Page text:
This is an article about how customer experience dies.
I’m parting company from a financial institution that I’ve done business with for over 40 years. I doubt they’ll notice. After all, they thought I was dead.
The roots I’m ripping out go deep and I have had a sentimental attachment to the institution that was decidedly one-way, though it didn’t start out that way…
When I was just out of college, I wanted to buy an off-lease car from Avis and applied for my first-ever car loan at my credit union. This was a company credit union at my mother’s workplace that I had belonged to since I was a kid and had a nice chunk of savings there. Up until then I had had been driving old clunkers and was looking forward to something newer to go with my first full-time job.
I was turned down. It may have been because I had avoided credit up to that point and had a thin file.
But a day or two later, a member of the credit union’s volunteer board — it had 1.5 employees — came by my mother’s desk. He told her he was personally going to bring the loan back up to the credit committee because he thought the decision was wrong.
“We’re a credit union, not a bank,” he said. “We’re here to help members get credit when they need it. We help each other.”
That meant a lot to me and sold me on the credit union concept for years.
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As you can tell, this was a very small credit union that provided very basic service and did it well. The single full-time staff person knew everybody — this was at a large defense contracting company — and she was the kind of person who would walk to an employee’s department and track them down if they had forgotten to take care of something important. The woman cared.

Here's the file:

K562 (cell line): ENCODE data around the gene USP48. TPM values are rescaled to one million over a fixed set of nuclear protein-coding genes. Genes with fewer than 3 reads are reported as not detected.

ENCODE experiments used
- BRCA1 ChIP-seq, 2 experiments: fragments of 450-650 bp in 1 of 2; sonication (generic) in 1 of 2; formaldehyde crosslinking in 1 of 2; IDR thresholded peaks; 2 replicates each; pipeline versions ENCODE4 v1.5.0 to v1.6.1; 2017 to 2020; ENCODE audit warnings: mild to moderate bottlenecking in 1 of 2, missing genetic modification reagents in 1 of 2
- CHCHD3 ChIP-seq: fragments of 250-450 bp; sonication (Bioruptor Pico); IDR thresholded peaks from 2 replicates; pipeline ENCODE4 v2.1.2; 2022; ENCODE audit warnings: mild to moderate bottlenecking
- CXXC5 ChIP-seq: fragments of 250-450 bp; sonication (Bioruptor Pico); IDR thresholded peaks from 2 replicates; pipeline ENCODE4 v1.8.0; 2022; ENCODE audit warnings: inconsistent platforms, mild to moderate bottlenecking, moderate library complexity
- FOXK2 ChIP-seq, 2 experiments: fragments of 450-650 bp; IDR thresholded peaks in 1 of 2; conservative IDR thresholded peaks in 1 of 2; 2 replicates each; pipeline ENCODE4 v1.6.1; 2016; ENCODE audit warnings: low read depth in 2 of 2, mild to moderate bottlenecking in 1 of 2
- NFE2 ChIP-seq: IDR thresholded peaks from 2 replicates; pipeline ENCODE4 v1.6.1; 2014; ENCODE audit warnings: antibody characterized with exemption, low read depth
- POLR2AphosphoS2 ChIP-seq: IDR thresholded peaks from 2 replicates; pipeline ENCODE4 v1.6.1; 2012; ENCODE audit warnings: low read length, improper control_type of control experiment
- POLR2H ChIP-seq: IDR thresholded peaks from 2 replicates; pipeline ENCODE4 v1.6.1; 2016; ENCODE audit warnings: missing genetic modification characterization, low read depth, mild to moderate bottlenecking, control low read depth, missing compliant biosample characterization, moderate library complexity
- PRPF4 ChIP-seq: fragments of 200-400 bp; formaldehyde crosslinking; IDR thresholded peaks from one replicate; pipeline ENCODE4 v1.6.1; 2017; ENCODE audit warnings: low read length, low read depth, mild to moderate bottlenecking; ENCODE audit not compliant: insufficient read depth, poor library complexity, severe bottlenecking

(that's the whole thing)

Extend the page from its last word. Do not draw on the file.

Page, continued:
As with many financial institutions, change happened. The little credit union was acquired by a much larger credit union. At first it was exciting because the big credit union offered many more services than the old one. It had offices instead of a little room at my mother’s company. It had ATMs. And so on…
But over time, little weaknesses began to show. This organization kept adding more technology, but they never seemed to be able to implement it 100%. In fact, as I learned more about banking as a journalist, I began making cracks about “amateur hour.” Stuff just didn’t work as advertised much of the time. Still, as I had more financial needs, the relationship with what I still thought of as my family credit union expanded.
As my mother grew older, I began helping her with her finances and she added me to her accounts at the credit union. When she died, I had a list of accounts that were going to this relative or that to see to, as executor of her estate.
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I was visiting the main office one day and something went tilt. I asked the teller what the problem was.
“Well, it seems that you’re dead,” she said.
Actually, she seemed to think that was funny.
Now, I am sure someone pushed the wrong key when they were advised that my mother had died. Stuff happens. But I did take this kind of personally.